state := 3
	} else if (state == 3) { // L == low byte of 'count'
		count += L
		output count times 'last'
		state := 0
	}

Example output:
	The games only have a few Huffman-encoded files. Moktar's only file
	is SPRITES.SQZ, Titus the Fox has SPREXP.SQZ. In SPRITES.SQZ the
	first 9 input bit groups corresponding to codewords are:
		11 1011 10100 0000101110 11 10010 0001110001 10011 10100
	The first 12 intermediate codewords, after Huffman but before RLE:
		0000 0100 0003 007A 0000 0001 0098 0080 0003 0065 00C0 0000
	The first 16 bytes of decompressed output for SPRITES.SQZ are:
		00 00 00 00 7A 00 01 98 80 03 65 C0 00 98 40 02
	Now for SPREXP.SQZ, the first 12 input bit groups:
		11 11 011010 11 11 0100101 001100000 11 11 0100011 011101 11
	The first 12 intermediate codewords:
		0000 0000 0008 0000 0000 0030 0028 0000 0000 0018 0040 0000
	And the first 16 output bytes:
		00 00 08 00 00 30 28 00 00 18 40 00 00 3C 08 00
	In both files, there is only one codeword where H!=0 && L>=1. The
	surrounding codewords, for SPRITES.SQZ starting at output offset
	0x2B131 and for SPREXP.SQZ at 0x2AE29, are:
		0000 0100 0009 000C 0000 0101 0001 0008 0020 0000 0100 0008
	The output generated by these codewords is:
		00 00[9x] 0C 00 00[256x] 00[8x] 20 00 00[8x]
	Finally, the last 16 bytes of both files are:
		00 00 0C 60 0E E0 07 C0 07 80 01 00 00 00 00 00
	CRC-32 of the uncompressed SPRITES.SQZ is 0xAA81B13A; for SPREXP.SQZ
	it is 0xEB0338C9.

Level files

Titus the Fox / Moktar level file format by Jesses (mail at ttf dot mine dot nu)
Visit http://ttf.mine.nu for more TTF/Moktar stuff

Level file format, v1.0.
Version history:
  1.0 - initial version

This describes the format of the LEVEL?.SQZ files, after uncompressing them.

LEVELA.SQZ is not a level file but a picture. The format of the other files is as follows:

(all numbers are decimal, unless prefixed with 0x)

Offset	Size in bytes	What it is
--------------------------------------------------------------
0	256*LevelSize	Level tile map
x-32768	256*128		Tile bitmaps for each of the 256 tiles
x	256		Horizontal flags for each tile
x+256	256		Floor flags for each tile
x+512	256		Ceiling flags for each tile
x+768	40*6		Objects
x+1008	2		Vertical scrolling limit - 12
x+1010	2		X-coordinate of entrance
x+1012	2		Y-coordinate of entrance
x+1014	50*26		Enemies
x+2314	100*4		Bonuses
x+2714	2		Horizontal scrolling limit - 20
x+2716	20*7		Gates
x+2856	10*20		Elevators
x+3056	2		X-coordinate of exit
x+3058	2		Y-coordinate of exit

where	LevelSize = (filesize - 35828) / 256
and	x = 256*LevelSize + 32768


Sprite number fields mentioned below contain several values:
Bit	What it is
------------------
0..12	Sprite number
13	Supporting
14	Flash (internal use only)
15	If set, sprite is horizontally flipped

Sprites have their origin at the center pixel of the bottom line; to convert level-file coords to regular (0, 0) origin do:
(SpriteX, SpriteY) = (FileX - SpriteWidth/2, FileY - SpriteHeight)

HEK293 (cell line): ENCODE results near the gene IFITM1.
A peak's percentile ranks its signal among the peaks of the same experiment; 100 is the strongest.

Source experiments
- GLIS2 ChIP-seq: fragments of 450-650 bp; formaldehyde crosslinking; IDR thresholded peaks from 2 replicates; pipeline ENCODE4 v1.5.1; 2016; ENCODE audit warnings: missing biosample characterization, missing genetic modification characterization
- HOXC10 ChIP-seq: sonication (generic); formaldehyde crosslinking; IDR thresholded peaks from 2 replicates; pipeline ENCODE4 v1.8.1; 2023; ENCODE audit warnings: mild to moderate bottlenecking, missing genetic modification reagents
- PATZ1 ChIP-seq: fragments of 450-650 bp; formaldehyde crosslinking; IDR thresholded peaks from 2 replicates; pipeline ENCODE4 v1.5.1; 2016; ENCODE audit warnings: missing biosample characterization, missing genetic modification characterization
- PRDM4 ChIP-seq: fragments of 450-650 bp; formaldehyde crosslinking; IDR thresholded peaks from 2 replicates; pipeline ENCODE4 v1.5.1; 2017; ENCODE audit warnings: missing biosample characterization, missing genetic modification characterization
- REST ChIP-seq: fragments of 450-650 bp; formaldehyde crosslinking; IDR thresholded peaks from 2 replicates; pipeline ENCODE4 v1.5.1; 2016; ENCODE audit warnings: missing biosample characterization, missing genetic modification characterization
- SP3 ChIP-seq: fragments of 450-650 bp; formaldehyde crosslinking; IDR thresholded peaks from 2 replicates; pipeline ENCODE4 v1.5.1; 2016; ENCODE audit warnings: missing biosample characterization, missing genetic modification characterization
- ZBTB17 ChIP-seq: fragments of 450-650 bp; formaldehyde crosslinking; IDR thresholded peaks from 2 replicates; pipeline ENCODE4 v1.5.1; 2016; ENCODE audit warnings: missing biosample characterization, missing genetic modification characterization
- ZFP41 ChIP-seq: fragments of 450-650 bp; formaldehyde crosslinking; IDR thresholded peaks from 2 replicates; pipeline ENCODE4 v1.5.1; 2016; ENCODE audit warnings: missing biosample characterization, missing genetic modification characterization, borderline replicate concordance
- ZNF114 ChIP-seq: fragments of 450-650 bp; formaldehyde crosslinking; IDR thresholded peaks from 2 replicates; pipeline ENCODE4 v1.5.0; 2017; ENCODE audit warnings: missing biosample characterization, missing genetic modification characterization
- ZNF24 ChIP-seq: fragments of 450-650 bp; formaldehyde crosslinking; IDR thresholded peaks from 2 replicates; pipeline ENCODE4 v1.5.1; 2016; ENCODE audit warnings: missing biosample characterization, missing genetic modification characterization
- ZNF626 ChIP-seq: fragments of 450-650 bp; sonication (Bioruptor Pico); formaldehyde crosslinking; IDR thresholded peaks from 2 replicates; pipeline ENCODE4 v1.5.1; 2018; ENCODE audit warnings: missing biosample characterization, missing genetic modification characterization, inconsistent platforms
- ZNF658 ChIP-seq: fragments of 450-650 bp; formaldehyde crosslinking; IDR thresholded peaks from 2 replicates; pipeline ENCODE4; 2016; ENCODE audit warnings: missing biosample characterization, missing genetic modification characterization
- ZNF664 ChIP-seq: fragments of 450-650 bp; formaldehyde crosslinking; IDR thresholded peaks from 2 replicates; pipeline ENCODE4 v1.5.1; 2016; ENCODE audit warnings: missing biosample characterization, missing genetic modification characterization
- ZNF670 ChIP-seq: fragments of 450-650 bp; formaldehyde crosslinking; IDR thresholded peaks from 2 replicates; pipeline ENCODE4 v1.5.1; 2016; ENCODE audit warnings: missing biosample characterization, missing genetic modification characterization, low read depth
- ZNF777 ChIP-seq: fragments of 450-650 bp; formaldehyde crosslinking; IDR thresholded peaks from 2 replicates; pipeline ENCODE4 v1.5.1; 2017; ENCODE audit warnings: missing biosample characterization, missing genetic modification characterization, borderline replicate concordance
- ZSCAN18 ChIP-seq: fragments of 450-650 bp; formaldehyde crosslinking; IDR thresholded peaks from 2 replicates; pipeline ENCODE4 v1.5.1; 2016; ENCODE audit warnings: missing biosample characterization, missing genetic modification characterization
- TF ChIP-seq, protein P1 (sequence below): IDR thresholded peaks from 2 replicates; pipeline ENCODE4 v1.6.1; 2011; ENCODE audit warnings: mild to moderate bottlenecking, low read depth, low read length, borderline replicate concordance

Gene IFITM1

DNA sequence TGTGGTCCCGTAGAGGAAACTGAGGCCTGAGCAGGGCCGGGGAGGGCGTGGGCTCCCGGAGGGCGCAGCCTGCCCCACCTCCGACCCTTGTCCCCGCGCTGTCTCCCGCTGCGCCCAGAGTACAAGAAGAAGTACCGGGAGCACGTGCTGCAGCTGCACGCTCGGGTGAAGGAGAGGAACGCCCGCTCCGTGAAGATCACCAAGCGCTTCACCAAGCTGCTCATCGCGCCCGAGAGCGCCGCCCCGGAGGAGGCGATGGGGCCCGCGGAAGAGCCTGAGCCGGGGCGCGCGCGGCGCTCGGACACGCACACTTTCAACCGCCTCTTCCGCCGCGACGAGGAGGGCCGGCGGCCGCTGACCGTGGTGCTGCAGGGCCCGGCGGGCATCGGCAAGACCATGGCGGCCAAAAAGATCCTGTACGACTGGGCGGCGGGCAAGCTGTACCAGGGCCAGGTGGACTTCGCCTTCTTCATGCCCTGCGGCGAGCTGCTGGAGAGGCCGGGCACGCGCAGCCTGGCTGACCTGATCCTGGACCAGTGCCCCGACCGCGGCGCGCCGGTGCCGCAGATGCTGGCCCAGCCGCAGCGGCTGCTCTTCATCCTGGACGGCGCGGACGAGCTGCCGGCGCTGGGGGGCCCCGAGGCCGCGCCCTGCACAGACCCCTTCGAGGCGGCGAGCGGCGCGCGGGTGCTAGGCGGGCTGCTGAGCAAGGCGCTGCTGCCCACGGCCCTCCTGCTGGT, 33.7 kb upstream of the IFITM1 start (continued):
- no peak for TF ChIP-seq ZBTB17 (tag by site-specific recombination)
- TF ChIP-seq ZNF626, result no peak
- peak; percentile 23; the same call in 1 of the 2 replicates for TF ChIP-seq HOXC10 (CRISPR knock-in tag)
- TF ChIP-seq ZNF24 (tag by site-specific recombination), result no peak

This does not apply to Elevator sprites however, which have regular (0, 0) origin already.

A detailed description of each item follows:

Level tile map
--------------
Each byte specifies which tile should be at that position. All levels are 256 tiles wide, the height (LevelSize) varies.

Tile bitmaps for each of the 256 tiles
--------------------------------------
Each bitmap is 16 colors, 16*16 pixels and stored in planar format.

Horizontal/floor/ceiling flags for each tile
--------------------------------------------
These specify the behaviour of a tile, i.e. if you can stand on it, if it's a wall, if it kills you or even if it's a bonus.

	Horizontal
	----------
	Valid values are:

	0: no wall
	1: wall
	2: health bonus
	4: level code
	5: padlock bonus
	6: level 14 code

	Floor
	-----
	Valid values are:

	0: no floor
	1: floor
	2: slightly slippery floor
	3: slippery floor
	4: very slippery floor
	5: drop-through (duck and you'll fall through)
	6: ladder
	7: health bonus
	8: deadly (eats most objects; allows objects to bounce, but only the ball remains in rest; i.e. water)
	9: deadly (eats all objects; i.e. fire)
	10: deadly (supports all objects; i.e. spikes)
	11: level code
	12: padlock bonus
	13: level 14 code

	Ceiling
	-------
	If bit 7 is set, this tile and the two following it are cycled in-game.
	Valid values for bit 0..6 are:

	0: no ceiling
	1: ceiling
	2: ladder
	3: padlock bonus
	4: deadly

Objects
-------
There are 40 object records, each of which has this format:

	Offset	Size	What it is
	-----------------------------
	0	2	Sprite number
	2	2	X coordinate
	4	2	Y coordinate

An object record is skipped if Sprite number = 0xFFFF.

Vertical scrolling limit
------------------------
The game will not scroll below this line unless the player actually is below it.
As soon as the player is above the line again, the game scrolls up.

Coordinates of entrance
-----------------------
Here the fun starts.

Enemies
-------
There are 50 enemy records. Some fields have to be set to a particular value upon save; this is indicated by '=='.